Science News explains:

“By the end of the 15th century, between 40 million and 100 million people are thought to have been living in the Americas. Many of them burned trees to make room for crops, leaving behind charcoal deposits that have been found in the soils of Mexico, Nicaragua and other countries.

About 500 years ago, this charcoal accumulation plummeted as the people themselves disappeared. Smallpox, diphtheria and other diseases from Europe ultimately wiped out as much as 90 percent of the indigenous population.

Trees returned, reforesting an area at least the size of California, Nevle estimated. This new growth could have soaked up between 2 billion and 17 billion metric tons of carbon dioxide from the air.”

That is, the cold winters that challenged the English immigrants (and which they played down in their letters back home) had in part been caused by the very European influx of which they were a part!

From about 1750, however, Europeans started substantially increasing their burning of wood and coal so as to drive steam engines and make the industrial revolution. In that year, there were roughly 278 parts per million of carbon dioxide in the atmosphere and it was relatively cold. Today there are over 400 ppm of CO2 in the atmosphere and it is on average over 2 degrees F. (1.5 degrees C.) warmer now than then.

If the Pilgrims faced Coldworld and its weather and agricultural challenges, today we face Hotworld. Just as they looked to the Native Americans for cues on how to survive in that cold environment, we should look at indigenous peoples’ current environmental initiatives to understand how to avoid heating the earth more than the further nearly 4 degrees F. that we already certainly will. (4 degrees F. is a global average, including the oceans, and some places will experience a much greater increase in heat than that).

Native Americans in Canada largely oppose tar sands oil extraction, which is highly polluting and ruinous of water supplies. The Sioux in South Dakota are saying that the Keystone XL pipeline for dirty tar sands oil must not run through their land, by treaty with the US.

I wrote last year:

The Moapa Paiutes are celebrating the advent of solar power and the beginning of the end of coal power in southern Nevada.

They are having a solar plant built on tribal lands, which will allow them meet their own needs and to sell electricity to Los Angeles. Best of all, they can envision the closing of the dirty coal plant that has given them respiratory diseases.

“Southern Nevada’s Moapa Band of Paiutes are calling for the closure of the Reid Gardner coal plant and a transition to clean renewable energy future for Nevada. On Earth Day 2013, they organized a 16-mile “Walk from Coal to Clean Energy”. The walk celebrated the tribe’s efforts to retire the polluting Reid Gardner coal plant that adjoins their tribal lands, and also their success in developing the largest solar project on tribal lands in the nation, which will begin construction later this year. The walk began at the coal plant and ended at the solar site – a powerful symbol of change for Nevada and the nation.”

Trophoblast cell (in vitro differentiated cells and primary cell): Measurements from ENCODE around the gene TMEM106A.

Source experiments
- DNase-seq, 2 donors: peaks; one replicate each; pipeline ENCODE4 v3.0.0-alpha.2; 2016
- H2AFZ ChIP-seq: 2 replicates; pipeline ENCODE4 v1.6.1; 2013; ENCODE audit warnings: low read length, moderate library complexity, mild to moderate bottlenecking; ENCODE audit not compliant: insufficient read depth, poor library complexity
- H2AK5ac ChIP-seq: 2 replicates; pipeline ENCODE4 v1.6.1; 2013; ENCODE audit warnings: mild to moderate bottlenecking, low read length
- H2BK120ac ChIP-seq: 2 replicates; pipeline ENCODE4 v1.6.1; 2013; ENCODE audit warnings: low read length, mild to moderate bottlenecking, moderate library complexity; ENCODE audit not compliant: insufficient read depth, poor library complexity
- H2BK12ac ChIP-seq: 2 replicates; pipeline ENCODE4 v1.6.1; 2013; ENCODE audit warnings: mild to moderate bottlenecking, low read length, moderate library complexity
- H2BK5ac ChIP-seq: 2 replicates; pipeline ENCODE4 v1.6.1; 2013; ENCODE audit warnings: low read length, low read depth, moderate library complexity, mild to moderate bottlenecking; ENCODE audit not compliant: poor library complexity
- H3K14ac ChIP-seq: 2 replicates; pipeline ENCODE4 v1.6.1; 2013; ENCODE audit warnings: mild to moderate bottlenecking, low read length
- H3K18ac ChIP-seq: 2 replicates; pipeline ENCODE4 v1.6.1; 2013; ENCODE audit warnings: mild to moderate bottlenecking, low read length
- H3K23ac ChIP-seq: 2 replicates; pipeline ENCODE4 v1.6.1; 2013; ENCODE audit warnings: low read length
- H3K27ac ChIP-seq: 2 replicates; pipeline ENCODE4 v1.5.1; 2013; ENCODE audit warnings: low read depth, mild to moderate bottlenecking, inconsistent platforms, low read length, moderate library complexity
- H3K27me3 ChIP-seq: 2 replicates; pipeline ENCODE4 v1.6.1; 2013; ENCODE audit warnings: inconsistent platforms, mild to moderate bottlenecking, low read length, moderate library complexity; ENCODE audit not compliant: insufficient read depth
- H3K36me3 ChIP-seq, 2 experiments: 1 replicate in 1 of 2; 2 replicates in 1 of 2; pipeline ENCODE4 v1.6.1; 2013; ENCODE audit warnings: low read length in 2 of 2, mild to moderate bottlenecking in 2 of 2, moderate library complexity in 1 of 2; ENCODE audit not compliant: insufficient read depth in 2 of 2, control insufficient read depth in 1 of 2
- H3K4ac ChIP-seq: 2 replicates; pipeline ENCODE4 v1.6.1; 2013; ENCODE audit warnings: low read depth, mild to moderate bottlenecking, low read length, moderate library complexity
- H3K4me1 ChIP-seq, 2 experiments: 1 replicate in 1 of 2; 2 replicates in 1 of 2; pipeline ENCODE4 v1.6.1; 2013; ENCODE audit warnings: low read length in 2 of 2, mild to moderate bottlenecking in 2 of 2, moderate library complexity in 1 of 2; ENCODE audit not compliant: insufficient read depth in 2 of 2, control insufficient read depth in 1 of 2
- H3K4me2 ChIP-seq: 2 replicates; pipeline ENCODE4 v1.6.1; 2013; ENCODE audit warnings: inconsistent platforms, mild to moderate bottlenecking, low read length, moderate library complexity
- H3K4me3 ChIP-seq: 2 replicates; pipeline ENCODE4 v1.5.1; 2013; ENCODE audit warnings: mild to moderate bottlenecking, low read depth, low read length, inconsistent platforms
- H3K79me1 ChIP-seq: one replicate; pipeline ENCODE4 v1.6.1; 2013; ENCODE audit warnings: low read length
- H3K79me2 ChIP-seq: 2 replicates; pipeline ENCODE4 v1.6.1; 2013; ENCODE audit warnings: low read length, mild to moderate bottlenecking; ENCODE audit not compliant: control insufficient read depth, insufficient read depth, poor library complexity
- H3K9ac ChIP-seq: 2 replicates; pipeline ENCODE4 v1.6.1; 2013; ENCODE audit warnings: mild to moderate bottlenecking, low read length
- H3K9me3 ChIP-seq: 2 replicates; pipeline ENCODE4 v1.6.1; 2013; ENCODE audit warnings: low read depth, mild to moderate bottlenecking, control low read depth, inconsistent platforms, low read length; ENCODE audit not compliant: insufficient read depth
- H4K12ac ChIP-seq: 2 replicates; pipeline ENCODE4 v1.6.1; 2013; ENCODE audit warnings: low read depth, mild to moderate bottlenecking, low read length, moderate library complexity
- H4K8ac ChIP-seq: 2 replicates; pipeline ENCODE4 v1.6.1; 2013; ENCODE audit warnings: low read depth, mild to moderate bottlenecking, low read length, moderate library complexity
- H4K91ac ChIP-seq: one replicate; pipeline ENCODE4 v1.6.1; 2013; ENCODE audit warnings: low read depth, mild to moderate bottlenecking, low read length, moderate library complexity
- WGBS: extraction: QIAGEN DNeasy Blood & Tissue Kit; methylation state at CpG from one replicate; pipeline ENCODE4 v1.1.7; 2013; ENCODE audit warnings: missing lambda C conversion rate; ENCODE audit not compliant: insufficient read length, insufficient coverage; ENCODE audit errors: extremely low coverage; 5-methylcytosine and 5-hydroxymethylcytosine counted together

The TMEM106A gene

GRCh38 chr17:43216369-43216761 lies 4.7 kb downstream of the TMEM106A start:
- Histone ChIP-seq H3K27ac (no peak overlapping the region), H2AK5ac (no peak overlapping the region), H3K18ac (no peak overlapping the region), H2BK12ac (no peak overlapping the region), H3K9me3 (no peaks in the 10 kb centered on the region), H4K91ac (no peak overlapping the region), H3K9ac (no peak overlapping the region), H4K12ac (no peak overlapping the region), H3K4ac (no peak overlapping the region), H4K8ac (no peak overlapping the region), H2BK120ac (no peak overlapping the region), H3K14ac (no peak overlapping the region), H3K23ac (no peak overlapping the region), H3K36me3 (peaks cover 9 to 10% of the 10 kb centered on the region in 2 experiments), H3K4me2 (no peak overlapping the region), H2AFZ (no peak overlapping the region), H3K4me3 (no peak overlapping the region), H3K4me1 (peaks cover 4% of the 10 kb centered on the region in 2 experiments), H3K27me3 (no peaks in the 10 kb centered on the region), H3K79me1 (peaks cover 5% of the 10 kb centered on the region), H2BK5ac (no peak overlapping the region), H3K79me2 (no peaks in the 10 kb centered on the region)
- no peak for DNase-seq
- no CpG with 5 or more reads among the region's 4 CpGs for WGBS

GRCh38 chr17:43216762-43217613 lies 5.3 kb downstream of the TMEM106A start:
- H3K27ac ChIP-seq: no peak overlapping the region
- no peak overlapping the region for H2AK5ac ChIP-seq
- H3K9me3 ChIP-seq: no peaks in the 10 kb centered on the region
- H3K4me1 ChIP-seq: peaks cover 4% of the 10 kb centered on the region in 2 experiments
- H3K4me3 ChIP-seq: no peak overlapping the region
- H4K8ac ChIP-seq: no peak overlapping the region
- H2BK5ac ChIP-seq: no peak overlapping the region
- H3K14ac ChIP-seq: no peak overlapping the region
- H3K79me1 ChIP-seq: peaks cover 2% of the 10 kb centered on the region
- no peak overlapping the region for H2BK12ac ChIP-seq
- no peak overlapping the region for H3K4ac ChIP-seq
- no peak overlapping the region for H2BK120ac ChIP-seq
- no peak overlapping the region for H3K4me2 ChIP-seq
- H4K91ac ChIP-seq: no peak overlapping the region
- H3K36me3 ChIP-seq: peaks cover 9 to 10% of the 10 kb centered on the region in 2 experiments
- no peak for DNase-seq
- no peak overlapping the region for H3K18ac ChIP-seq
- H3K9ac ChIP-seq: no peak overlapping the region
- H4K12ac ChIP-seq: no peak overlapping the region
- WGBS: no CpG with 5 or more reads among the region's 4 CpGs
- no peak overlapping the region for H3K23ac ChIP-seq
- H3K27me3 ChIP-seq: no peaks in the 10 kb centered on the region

The Sioux and the Paiutes are our modern-day Squantos, teaching us how to live sustainably in a North America they have inhabited for thousands of years longer than have Euro-Americans. The Pilgrims, despite their conviction of European superiority, were humble enough to learn what they could from the natives, which was the only way they could survive. Can we be as humble, today?

We can make our Thanksgivings greener and greener in coming years.

We can make sure our homes are insulated, which will cut down on our fuel costs and carbon production, and will make them more cozy for guests.

We can put solar panels on our homes to generate electricity to run the television and other appliances for our family and guests.

Those who go to church, synagogue or mosque on Thanksgiving can make sure that their religious edifices are powered by solar panels. A temple that burns fossil fuels is paying dues to the devil, not glorifying the God of wisdom who commands good stewardship of earth.

We can drive to the homes of our family and friends for the dinner in electric cars or plug-in hybrids, fueled from the rooftop solar panels (which are falling steeply in price). If we fly, we can buy carbon offsets or eat vegetarian often enough to make up for it (solar-powered and biofuel-powered airplanes are around the corner).

We can lobby our electric utility to turn to wind turbines, as Iowa and Texas increasingly have, which supplements the solar generation. 27.4% of Iowa’s electricity comes from wind. Not all states are equally blessed with its wind resources. But Michigan, e.g., does have promising wind generation areas in the Thumb and on the Lake Michigan shore, which it has quite shamefully done almost nothing with.